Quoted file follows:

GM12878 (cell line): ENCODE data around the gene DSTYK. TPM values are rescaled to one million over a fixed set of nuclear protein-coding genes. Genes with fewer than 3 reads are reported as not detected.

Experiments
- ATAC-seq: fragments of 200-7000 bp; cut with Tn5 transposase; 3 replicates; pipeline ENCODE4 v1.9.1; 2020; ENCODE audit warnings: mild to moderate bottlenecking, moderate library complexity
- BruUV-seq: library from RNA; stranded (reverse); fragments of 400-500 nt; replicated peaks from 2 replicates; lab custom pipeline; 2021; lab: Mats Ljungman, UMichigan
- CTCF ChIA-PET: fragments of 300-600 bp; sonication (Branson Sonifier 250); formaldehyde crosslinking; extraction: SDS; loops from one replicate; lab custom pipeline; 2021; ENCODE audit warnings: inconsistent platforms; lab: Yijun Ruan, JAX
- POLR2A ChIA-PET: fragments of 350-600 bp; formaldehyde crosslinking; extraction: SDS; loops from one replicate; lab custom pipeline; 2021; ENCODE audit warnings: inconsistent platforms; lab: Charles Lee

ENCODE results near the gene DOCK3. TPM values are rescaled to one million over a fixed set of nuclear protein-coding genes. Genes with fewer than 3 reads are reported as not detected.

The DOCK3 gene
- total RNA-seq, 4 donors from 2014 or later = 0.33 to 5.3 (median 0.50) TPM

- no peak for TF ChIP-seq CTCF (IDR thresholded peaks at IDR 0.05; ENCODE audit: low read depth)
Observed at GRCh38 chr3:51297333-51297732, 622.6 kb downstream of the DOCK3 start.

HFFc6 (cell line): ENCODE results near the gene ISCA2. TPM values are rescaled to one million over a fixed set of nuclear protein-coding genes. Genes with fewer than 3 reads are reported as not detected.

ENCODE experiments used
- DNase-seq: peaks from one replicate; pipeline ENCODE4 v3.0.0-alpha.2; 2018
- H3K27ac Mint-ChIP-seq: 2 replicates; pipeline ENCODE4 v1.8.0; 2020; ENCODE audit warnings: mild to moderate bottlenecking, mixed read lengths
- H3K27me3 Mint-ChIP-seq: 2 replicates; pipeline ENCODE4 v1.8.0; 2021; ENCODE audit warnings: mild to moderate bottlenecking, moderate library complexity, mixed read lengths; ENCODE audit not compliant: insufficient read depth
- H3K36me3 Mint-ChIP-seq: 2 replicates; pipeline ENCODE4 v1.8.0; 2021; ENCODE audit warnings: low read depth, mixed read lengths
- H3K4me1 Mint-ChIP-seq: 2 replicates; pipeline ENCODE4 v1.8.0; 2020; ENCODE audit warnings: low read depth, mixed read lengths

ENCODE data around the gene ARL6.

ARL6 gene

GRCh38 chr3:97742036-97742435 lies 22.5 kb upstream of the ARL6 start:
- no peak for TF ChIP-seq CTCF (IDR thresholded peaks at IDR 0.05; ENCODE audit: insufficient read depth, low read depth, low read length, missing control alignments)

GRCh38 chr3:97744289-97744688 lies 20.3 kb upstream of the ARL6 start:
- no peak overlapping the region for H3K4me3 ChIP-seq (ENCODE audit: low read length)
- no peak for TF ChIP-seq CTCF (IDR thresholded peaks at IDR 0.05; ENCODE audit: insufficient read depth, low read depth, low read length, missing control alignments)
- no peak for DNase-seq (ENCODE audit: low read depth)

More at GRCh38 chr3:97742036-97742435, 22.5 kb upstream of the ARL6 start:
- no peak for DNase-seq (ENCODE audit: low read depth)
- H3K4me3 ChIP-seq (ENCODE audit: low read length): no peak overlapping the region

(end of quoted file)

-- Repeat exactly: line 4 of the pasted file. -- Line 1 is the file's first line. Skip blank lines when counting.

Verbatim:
- BruUV-seq: library from RNA; stranded (reverse); fragments of 400-500 nt; replicated peaks from 2 replicates; lab custom pipeline; 2021; lab: Mats Ljungman, UMichigan